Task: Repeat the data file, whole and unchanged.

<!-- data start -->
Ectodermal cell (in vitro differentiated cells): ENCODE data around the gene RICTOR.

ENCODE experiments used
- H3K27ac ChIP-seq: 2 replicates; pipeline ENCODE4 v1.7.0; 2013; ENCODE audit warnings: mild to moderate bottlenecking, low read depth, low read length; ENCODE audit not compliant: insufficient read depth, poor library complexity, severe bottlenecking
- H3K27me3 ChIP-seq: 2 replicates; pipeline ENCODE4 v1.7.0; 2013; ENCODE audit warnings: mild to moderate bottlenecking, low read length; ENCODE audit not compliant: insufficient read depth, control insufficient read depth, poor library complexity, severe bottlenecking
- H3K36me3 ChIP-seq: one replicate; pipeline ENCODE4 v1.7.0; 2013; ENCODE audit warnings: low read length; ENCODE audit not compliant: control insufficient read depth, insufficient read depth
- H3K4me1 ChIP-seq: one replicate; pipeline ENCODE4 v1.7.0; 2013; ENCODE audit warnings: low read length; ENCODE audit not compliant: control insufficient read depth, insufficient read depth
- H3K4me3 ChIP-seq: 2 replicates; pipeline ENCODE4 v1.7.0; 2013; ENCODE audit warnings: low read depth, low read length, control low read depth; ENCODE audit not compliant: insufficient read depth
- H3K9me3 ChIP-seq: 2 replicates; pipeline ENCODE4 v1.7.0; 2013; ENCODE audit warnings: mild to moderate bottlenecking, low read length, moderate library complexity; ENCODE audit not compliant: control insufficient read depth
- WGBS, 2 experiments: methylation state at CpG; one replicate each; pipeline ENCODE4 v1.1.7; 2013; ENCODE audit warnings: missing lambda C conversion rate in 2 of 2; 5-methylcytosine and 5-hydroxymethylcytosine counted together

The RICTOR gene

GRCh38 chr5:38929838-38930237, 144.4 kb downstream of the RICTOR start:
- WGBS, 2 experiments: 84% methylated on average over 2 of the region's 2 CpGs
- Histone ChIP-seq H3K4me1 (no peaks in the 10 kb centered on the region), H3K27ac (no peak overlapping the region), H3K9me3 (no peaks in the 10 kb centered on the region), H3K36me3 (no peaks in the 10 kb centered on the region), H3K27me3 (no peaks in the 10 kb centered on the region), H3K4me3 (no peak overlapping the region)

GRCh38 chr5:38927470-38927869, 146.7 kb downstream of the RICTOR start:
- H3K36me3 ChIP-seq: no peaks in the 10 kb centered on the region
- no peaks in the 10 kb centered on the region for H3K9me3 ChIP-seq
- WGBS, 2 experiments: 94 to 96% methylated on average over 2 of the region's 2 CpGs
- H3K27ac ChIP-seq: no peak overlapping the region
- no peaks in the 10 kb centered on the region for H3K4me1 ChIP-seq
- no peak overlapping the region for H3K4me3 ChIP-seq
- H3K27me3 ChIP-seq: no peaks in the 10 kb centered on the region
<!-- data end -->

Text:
Ectodermal cell (in vitro differentiated cells): ENCODE data around the gene RICTOR.

ENCODE experiments used
- H3K27ac ChIP-seq: 2 replicates; pipeline ENCODE4 v1.7.0; 2013; ENCODE audit warnings: mild to moderate bottlenecking, low read depth, low read length; ENCODE audit not compliant: insufficient read depth, poor library complexity, severe bottlenecking
- H3K27me3 ChIP-seq: 2 replicates; pipeline ENCODE4 v1.7.0; 2013; ENCODE audit warnings: mild to moderate bottlenecking, low read length; ENCODE audit not compliant: insufficient read depth, control insufficient read depth, poor library complexity, severe bottlenecking
- H3K36me3 ChIP-seq: one replicate; pipeline ENCODE4 v1.7.0; 2013; ENCODE audit warnings: low read length; ENCODE audit not compliant: control insufficient read depth, insufficient read depth
- H3K4me1 ChIP-seq: one replicate; pipeline ENCODE4 v1.7.0; 2013; ENCODE audit warnings: low read length; ENCODE audit not compliant: control insufficient read depth, insufficient read depth
- H3K4me3 ChIP-seq: 2 replicates; pipeline ENCODE4 v1.7.0; 2013; ENCODE audit warnings: low read depth, low read length, control low read depth; ENCODE audit not compliant: insufficient read depth
- H3K9me3 ChIP-seq: 2 replicates; pipeline ENCODE4 v1.7.0; 2013; ENCODE audit warnings: mild to moderate bottlenecking, low read length, moderate library complexity; ENCODE audit not compliant: control insufficient read depth
- WGBS, 2 experiments: methylation state at CpG; one replicate each; pipeline ENCODE4 v1.1.7; 2013; ENCODE audit warnings: missing lambda C conversion rate in 2 of 2; 5-methylcytosine and 5-hydroxymethylcytosine counted together

The RICTOR gene

GRCh38 chr5:38929838-38930237, 144.4 kb downstream of the RICTOR start:
- WGBS, 2 experiments: 84% methylated on average over 2 of the region's 2 CpGs
- Histone ChIP-seq H3K4me1 (no peaks in the 10 kb centered on the region), H3K27ac (no peak overlapping the region), H3K9me3 (no peaks in the 10 kb centered on the region), H3K36me3 (no peaks in the 10 kb centered on the region), H3K27me3 (no peaks in the 10 kb centered on the region), H3K4me3 (no peak overlapping the region)

GRCh38 chr5:38927470-38927869, 146.7 kb downstream of the RICTOR start:
- H3K36me3 ChIP-seq: no peaks in the 10 kb centered on the region
- no peaks in the 10 kb centered on the region for H3K9me3 ChIP-seq
- WGBS, 2 experiments: 94 to 96% methylated on average over 2 of the region's 2 CpGs
- H3K27ac ChIP-seq: no peak overlapping the region
- no peaks in the 10 kb centered on the region for H3K4me1 ChIP-seq
- no peak overlapping the region for H3K4me3 ChIP-seq
- H3K27me3 ChIP-seq: no peaks in the 10 kb centered on the region